As an architect I’ve taken my kids – they would say dragged – to many of the worlds great museums and buildings. Since I never got a chance to go anywhere when I was a kid, I hoped they would appreciate it and enjoy learning about Art & Architecture as I did during my studies.
More often than than not, though, they would just melt down. We visited the Musee Rodin over the holiday break in 2005. To express their displeasure with having to walk through another museum in Paris they decided to reenact the pained pose of Andrieus d’Andre Vetu, one of Rodin’s Burghers of Calais. Oh well, what’s a dad to do?
Another learns to never doubt the spouse when it comes to Paris:
I spent several hours yesterday sifting through approximately one jillion pictures of formal gardens. No luck, although I did learn some gardening jargon (have you ever wondered what a parterre or a pelouse is?). Just when I was losing all hope, my wife walked over and said “Hey, isn’t that a Rodin?” I took a closer look at the sculpture near the left side of the circular walkway, but it just looked like a little gray smudge. I told her she was crazy, we could barely tell that it was a sculpture, let alone who the artist was. Oops.
Some of these VFYW searches would take forever to explain, but my thought process this week was pretty short: “Hmm, hedges, looks like it’s gonna be a garden hunt … hey, that statue looks like a Rodin … kinda like The Burghers at the Met, but in a garden … oh wait, it can’t be … <google searches> … oh darnit, it is. And I didn’t even get started on my latte … ”
Another reader owes Rodin a beer:
I’ve never visited here, nor do I have any particular interest in gardens or sculpture. BUT I did once have a framed print of Rodin’s The Kiss in my apartment when I was in college, and the air of worldly sophistication that it afforded me certainly helped with the ladies. Maybe. But it definitely helped tonight, when I realized that those fuzzy globs sort of looked Rodin-esque.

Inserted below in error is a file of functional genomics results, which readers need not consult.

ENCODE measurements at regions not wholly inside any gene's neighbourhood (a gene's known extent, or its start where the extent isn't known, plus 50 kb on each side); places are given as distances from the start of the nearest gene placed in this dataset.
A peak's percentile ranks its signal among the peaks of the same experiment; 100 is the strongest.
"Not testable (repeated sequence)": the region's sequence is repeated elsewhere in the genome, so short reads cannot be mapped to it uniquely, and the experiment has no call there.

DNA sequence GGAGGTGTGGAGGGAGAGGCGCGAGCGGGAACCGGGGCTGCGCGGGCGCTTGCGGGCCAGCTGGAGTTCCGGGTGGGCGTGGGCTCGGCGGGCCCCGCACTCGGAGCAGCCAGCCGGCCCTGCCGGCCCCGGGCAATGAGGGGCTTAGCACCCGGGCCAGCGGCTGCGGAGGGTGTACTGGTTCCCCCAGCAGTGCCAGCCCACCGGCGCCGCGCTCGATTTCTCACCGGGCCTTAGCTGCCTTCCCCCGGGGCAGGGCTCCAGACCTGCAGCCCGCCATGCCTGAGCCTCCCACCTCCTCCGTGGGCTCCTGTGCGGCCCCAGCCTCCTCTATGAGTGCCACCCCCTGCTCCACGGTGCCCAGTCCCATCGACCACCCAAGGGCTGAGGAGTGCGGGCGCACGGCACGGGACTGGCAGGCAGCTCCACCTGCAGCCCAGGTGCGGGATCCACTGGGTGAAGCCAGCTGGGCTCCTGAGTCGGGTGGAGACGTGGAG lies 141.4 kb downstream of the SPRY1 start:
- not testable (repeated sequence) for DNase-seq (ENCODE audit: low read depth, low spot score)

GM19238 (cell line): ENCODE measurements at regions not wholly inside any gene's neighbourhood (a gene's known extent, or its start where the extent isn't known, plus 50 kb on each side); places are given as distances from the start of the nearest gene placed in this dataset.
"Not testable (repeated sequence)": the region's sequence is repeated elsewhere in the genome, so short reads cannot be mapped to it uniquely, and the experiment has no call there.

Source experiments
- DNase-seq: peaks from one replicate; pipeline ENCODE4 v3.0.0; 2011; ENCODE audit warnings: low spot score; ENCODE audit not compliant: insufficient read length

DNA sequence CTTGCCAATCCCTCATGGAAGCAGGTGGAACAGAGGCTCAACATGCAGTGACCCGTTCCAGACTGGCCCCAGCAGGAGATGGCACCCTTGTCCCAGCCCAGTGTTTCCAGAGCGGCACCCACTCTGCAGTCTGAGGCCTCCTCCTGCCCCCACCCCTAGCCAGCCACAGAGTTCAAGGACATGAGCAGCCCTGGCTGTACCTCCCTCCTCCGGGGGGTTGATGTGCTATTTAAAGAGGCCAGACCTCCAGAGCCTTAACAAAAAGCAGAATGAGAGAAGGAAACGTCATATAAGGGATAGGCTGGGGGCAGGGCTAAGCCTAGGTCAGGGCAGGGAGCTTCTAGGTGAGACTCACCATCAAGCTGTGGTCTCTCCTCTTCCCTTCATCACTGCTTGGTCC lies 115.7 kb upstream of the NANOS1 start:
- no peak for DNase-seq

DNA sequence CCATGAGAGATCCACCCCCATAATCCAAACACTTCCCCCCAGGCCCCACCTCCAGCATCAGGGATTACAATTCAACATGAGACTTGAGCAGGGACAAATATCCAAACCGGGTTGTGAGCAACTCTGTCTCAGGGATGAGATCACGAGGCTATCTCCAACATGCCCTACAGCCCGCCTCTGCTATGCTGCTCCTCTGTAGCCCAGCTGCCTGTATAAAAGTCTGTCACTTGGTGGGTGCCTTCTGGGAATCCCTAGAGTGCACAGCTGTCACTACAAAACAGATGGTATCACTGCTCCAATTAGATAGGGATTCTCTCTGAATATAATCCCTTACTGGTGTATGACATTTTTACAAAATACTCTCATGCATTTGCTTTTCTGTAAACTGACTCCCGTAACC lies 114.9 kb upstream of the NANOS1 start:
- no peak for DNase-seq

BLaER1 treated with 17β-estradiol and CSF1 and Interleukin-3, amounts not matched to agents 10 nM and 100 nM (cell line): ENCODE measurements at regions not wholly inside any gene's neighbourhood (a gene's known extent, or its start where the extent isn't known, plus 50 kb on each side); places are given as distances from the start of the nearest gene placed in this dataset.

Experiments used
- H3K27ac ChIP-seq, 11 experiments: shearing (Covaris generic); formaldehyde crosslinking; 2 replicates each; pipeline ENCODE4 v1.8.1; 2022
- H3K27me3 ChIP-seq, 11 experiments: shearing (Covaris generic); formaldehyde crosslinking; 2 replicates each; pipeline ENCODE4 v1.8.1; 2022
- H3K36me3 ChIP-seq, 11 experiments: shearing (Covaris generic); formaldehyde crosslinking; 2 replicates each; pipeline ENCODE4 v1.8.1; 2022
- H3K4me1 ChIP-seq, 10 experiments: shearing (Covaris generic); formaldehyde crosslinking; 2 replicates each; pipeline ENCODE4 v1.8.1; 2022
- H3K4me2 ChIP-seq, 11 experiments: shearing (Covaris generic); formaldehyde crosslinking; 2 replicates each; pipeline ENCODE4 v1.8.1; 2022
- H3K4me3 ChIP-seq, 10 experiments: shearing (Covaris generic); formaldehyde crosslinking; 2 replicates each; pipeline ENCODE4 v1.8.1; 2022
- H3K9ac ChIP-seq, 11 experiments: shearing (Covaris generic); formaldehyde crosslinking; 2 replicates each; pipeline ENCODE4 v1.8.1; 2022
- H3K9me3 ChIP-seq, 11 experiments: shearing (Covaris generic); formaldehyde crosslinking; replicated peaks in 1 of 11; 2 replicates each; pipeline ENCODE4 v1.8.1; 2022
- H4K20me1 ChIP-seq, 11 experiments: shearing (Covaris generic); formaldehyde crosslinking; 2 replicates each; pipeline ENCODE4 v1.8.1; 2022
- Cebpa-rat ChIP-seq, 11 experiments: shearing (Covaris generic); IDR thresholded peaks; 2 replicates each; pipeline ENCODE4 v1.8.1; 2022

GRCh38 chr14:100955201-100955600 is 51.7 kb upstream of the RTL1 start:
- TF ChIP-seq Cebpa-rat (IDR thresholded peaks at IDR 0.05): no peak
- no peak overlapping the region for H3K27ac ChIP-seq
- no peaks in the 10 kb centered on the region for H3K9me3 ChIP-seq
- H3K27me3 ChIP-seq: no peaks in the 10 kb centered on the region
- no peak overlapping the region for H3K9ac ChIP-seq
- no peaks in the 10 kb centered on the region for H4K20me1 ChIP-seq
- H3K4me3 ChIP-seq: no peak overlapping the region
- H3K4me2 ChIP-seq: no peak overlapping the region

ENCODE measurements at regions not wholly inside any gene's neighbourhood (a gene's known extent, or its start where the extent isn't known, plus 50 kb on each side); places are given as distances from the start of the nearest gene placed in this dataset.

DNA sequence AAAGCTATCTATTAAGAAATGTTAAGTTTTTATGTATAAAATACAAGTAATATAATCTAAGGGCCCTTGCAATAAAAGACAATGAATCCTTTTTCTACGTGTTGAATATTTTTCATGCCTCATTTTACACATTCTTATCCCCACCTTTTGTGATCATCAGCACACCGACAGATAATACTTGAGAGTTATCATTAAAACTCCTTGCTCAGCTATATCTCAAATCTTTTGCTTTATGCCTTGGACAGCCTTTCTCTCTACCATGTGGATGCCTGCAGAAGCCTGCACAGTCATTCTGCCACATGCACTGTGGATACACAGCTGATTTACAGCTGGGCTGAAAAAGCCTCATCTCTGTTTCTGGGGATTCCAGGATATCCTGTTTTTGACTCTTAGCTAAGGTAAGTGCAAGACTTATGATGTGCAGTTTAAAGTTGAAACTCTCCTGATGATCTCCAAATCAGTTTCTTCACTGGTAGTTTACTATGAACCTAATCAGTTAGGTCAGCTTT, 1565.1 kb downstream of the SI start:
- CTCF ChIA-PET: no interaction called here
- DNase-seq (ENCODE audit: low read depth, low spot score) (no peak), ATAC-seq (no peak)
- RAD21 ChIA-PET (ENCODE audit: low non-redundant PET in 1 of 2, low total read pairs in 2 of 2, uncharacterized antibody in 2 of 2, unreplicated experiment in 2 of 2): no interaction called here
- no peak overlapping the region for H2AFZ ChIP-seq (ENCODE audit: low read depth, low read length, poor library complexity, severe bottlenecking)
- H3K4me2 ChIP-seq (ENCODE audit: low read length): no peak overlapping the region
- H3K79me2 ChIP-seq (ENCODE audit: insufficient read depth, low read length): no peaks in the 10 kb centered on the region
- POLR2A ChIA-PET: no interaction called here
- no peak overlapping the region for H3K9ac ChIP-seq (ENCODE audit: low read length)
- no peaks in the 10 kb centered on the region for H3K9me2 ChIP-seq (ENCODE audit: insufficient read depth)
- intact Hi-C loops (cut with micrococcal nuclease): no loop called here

A former winner shows how it’s done:
Attempts to identify the window panes in the photograph assumed that they were above the decorative wrought iron window grill (because it is not in the photograph) and at the height of someone standing. The window hardware barely visible in the darkened left side of the contest photograph places the panes on the western casement of the double casement window (actually two double casement inswing windows as found throughout the museum). The visible hardware includes components of the vertical rod and locking device that hold the two casements shut and is therefore located where the two join when closed. The round component is probably the handle connected to the locking device and vertical rod. Attached is a collage comparing hardware found on other museum windows with that visible in the contest window.
Speaking of collages, here’s another Dish original:
This week’s tiebreaker goes to a reader on our list of previous contestants who have correctly guessed difficult contests but never won. A process walkthrough:
No buildings? No skyline? You’ve got to be kidding me. Google Earth isn’t going to be a help on this one. So what do we know? Looks like it could be the gardens at Versailles, couple of sculptures can be seen but its hard to make out what they are. Since there doesn’t seem to be a lot of other clues, what the heck, let’s just Google: “Sculpture Garden”. For some reason, when you do, you come up with an inordinate number of images for this Spoon with a Cherry in the Minneapolis Sculpture Garden:
But the window really doesn’t look like it is in Minneapolis, so what else do I know? There really isn’t a lot there. I guess there are a bunch of hedges. So why not, I’m feeling lucky, let’s unleash the power of Google: “Sculpture Garden Hedge”. And Boom! Just like that. By the magic of the internet there it is. On the first page of image results … it’s the hedge with three arches from the from the back of the photo along with a caption specifying Gardens of Rodin! And so, the Musée Rodin in Paris.
With a three-word Google search, this week’s window goes from completely impossible to getting my weekend back in the span of just 10 minutes! My guess:
Congrats, and with a cherry on top! From the submitter of the window view, an artist:
It’s one of my favorite places in Paris, though nothing like it was in Rodin’s time, when it was more of a pastural paradise in the city. What an amazing place it must have been to have had a studio.